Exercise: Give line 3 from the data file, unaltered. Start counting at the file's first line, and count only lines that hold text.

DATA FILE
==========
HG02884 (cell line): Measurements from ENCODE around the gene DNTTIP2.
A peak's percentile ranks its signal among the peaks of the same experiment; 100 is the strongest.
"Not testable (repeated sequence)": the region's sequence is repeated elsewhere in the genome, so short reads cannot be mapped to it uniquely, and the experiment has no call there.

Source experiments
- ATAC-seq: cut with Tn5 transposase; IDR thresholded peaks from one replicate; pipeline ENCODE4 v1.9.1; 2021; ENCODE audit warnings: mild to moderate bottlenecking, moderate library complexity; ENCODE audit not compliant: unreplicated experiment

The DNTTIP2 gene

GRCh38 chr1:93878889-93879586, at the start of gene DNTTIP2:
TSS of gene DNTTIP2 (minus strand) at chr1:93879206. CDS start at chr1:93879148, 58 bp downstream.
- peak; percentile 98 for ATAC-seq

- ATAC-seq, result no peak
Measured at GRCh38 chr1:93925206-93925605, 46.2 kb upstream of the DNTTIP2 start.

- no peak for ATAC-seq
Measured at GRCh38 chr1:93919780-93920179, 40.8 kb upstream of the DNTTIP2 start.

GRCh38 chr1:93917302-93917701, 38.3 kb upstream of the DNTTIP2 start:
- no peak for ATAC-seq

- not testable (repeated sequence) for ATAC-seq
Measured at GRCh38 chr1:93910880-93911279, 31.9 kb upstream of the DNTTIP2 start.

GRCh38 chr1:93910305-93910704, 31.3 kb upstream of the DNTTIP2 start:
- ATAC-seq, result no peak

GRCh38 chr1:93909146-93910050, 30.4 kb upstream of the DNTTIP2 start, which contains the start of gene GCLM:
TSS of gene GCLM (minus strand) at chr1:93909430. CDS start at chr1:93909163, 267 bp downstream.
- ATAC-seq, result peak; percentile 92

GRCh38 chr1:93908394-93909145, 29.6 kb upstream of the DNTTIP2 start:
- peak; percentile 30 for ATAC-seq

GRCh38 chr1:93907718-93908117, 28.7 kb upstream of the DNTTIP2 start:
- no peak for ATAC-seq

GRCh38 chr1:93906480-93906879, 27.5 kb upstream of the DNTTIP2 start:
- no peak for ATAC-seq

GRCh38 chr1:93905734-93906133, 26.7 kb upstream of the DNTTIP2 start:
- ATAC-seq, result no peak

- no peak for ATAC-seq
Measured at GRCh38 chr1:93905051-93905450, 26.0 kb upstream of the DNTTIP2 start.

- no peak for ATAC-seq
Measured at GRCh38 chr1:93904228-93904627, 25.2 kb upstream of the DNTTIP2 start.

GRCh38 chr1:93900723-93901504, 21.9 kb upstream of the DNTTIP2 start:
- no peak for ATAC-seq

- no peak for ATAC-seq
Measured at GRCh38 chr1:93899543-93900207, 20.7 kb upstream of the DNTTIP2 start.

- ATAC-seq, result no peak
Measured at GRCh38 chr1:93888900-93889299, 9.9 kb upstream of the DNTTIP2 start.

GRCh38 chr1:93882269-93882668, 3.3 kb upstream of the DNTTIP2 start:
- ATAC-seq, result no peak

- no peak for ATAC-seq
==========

"Not testable (repeated sequence)": the region's sequence is repeated elsewhere in the genome, so short reads cannot be mapped to it uniquely, and the experiment has no call there.